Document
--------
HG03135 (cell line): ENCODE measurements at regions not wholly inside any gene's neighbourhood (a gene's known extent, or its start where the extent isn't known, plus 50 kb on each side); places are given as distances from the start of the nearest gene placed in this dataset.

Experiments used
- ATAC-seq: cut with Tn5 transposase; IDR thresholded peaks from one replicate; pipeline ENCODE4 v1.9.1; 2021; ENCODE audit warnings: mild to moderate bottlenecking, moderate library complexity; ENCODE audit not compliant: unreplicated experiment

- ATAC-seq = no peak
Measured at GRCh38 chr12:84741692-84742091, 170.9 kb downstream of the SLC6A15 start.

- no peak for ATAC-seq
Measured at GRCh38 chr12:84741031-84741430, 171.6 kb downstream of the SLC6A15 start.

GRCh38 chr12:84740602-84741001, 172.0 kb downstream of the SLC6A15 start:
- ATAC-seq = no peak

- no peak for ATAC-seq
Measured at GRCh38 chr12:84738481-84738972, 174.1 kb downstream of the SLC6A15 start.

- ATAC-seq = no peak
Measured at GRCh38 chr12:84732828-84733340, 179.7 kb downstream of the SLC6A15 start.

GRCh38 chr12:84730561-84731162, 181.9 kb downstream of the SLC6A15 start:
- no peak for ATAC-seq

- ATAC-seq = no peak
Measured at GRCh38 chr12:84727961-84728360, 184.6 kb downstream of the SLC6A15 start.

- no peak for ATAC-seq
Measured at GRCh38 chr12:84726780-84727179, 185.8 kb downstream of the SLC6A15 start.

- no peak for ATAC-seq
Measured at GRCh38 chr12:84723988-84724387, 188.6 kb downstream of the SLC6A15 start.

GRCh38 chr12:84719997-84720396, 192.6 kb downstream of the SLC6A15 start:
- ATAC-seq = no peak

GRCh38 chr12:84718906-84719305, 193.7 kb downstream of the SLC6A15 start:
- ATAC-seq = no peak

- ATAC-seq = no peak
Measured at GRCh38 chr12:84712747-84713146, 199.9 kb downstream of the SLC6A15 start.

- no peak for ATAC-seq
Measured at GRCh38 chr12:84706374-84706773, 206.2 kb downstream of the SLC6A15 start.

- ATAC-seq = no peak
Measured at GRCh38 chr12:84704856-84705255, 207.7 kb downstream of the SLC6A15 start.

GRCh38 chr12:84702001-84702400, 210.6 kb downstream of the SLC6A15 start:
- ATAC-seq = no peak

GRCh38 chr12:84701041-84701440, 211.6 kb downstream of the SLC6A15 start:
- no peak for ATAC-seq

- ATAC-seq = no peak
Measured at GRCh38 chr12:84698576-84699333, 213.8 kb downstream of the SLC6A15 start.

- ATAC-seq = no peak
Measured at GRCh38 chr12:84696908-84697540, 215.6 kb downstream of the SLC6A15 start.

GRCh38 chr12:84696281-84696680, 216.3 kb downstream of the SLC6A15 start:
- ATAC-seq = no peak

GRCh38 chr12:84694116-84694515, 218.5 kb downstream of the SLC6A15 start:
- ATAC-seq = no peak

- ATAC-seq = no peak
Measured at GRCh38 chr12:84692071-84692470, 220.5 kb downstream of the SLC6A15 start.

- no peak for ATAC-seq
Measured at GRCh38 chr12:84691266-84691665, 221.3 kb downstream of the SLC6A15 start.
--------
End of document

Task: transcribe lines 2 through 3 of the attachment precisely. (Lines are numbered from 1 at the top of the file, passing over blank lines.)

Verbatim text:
Experiments used
- ATAC-seq: cut with Tn5 transposase; IDR thresholded peaks from one replicate; pipeline ENCODE4 v1.9.1; 2021; ENCODE audit warnings: mild to moderate bottlenecking, moderate library complexity; ENCODE audit not compliant: unreplicated experiment